4. Request substitutions.
Ask if you can swap rice or naan for a side of steamed vegetables or daal, a spiced, stewed lentil dish. Lentils are high in protein (18 grams per cooked cup) and fiber (16 grams per cooked cup), and they usually don’t trigger a large blood glucose response. That said, some people are sensitive to beans and lentils.
5. Load up on veggies.
They’re packed with fiber to slow digestion and micronutrients that support metabolic health. There are plenty of vegetarian options in Indian cuisine, but some are healthier than others. Vegetable masala kebabs are flavorful, while palak paneer features pureed spinach with cubes of fresh cheese. Although paneer contains saturated fat and carbs (in the form of lactose) to trigger an insulin response, it’s also a source of protein with 10 grams per quarter-cup serving. Be wary of vegetable curries and kormas, which often contain cream and added sugars.
6. Consider the a la carte menu.
If you can’t make special requests, order your protein (such as a chicken tikka kebab) on its own. Then pair it with a vegetable, bean, or lentil side dish. If you’re ordering takeout, supplement your protein with a homemade salad or side.
7. Choose the right condiments.
Fruit chutneys, such as mango and tamarind, often pack in added sugars. Instead, scoop up a cucumber raita. Cooling cucumbers, lemon juice, and probiotic-rich yogurt complement the traditional spices in Indian cuisine. Some restaurants also serve pickled vegetables, another source of probiotics. Some studies suggest that probiotics may help lower inflammation and boost metabolic health.
4 Smart Indian Meals
Indian meals are often served family-style, which means you can fill your plate with a variety of shared dishes. If you’re eating for metabolic health, an ideal plate would be half vegetables and beans or lentils, such as palak paneer or chana masala, Ravula says. Divide the other half between a lean protein, such as tandoori chicken, and cucumber raita.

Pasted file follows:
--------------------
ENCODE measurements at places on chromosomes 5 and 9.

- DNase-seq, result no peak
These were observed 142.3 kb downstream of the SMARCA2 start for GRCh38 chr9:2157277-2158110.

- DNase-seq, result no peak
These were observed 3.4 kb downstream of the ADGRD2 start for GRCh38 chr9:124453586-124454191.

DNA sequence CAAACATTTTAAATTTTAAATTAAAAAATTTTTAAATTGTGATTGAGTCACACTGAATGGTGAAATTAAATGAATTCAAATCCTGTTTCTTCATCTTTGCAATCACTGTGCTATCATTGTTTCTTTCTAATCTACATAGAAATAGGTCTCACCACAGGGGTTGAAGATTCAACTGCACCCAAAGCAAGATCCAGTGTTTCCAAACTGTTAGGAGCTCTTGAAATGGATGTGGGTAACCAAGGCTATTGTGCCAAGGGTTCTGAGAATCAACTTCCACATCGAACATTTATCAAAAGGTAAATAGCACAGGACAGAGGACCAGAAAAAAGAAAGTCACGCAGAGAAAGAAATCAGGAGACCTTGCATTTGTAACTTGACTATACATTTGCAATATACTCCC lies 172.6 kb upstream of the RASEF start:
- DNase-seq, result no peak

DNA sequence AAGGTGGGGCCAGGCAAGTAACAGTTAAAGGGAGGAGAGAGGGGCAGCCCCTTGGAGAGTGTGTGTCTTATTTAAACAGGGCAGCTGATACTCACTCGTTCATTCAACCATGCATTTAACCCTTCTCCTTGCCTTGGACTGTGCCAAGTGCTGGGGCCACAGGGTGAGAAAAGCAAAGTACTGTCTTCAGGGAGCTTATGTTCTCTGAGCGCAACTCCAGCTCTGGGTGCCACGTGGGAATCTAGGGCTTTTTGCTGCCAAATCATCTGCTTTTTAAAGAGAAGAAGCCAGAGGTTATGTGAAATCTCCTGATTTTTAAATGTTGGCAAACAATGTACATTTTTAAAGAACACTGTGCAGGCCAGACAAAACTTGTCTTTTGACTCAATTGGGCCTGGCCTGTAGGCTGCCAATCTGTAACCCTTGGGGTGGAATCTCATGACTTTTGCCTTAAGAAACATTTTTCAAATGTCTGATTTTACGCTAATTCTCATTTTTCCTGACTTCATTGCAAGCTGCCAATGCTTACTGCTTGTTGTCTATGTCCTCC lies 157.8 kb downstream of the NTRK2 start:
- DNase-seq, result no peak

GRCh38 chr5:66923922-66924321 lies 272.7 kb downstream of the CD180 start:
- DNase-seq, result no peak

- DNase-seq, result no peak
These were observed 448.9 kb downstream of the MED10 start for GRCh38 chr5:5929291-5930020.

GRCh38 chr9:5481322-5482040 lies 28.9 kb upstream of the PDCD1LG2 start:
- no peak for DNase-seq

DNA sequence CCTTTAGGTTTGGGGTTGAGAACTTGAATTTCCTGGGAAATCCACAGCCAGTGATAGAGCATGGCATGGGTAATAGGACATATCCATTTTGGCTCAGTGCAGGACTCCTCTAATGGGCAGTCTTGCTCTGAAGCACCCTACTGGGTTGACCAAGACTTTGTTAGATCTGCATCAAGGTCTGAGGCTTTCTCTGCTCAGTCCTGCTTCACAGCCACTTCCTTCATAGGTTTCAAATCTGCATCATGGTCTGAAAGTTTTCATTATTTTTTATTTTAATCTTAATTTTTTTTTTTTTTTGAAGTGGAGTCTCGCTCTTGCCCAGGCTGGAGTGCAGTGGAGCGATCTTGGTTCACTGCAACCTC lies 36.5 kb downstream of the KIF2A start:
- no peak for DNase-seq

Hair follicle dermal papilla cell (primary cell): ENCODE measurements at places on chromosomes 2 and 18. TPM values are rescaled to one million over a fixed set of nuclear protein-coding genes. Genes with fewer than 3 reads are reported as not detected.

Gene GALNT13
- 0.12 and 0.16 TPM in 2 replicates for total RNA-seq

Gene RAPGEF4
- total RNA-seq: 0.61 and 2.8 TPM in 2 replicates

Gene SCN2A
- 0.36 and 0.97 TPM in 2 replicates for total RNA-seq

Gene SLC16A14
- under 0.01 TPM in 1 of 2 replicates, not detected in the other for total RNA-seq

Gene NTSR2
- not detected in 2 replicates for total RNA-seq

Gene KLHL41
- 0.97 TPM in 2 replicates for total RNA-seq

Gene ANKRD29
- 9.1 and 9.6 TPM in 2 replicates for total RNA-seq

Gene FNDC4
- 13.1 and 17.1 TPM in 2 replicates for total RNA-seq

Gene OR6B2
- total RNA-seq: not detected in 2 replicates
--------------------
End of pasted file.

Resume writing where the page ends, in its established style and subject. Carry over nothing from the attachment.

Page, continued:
If you’re ordering a meal for yourself, consider these ideal options:
If you crave chicken tikka masala…
Order tandoori chicken and vegetable kebabs, its healthier cousin. In Indian restaurants, meat-based masalas are often made with ghee (clarified butter) and cream, so they’re higher in calories and saturated fat. Tandoori chicken is marinated in yogurt, herbs, and spices and then slow-baked in a clay pot, leaving it tender and full of flavor. Look for kebabs with grilled vegetables, or ask to substitute any refined carb sides (like rice or naan) with grilled veggies.
If you’re plant-based…
Order baingan bharta and chana masala. Baingan bharta features smoky, fire-roasted eggplant mashed with tomatoes, cilantro, onions, and spices. One cup of roasted eggplant serves up 6 grams of fiber, which slows digestion and helps keep blood sugar levels steady. Like other combination dishes, this is often paired with rice and naan. Instead, order it a la carte with a side of chana masala (stewed, curried chickpeas made with onions, tomatoes, and spices) for extra protein and fiber.
If you’re in the mood for seafood…
Order fish jalfrezi, a spicy curry that combines stir-fried fish with onions, tomatoes, green and red chilis, and other spices like turmeric, which is high in the antioxidant curcumin. Research shows that curcumin protects against metabolic diseases, such as diabetes. Balance the heat of this dish with a cooling cucumber raita.
If you want kebabs…
Order grilled lamb seekh kebabs, which are flavored with various spices. Lamb is high in protein, plus it delivers folate and B vitamins to protect against inflammation and other reactions that can harm metabolic health. Order your skewers a la carte with a broth-based vegetable soup on the side. Many Indian restaurants serve Mulligatawny soup, a lentil soup with chicken, vegetables, and spices. Check that it doesn’t contain rice, which can raise your blood sugar. Or consider saambhaar, a hearty South Indian lentil soup.
Want to learn more about your metabolic health?
Levels, the health tech company behind this blog, helps people improve their metabolic health by showing how food and lifestyle impact your blood sugar, using continuous glucose monitoring (CGM), along with an app that offers personalized guidance and helps you build healthy habits. Click here to learn more about Levels.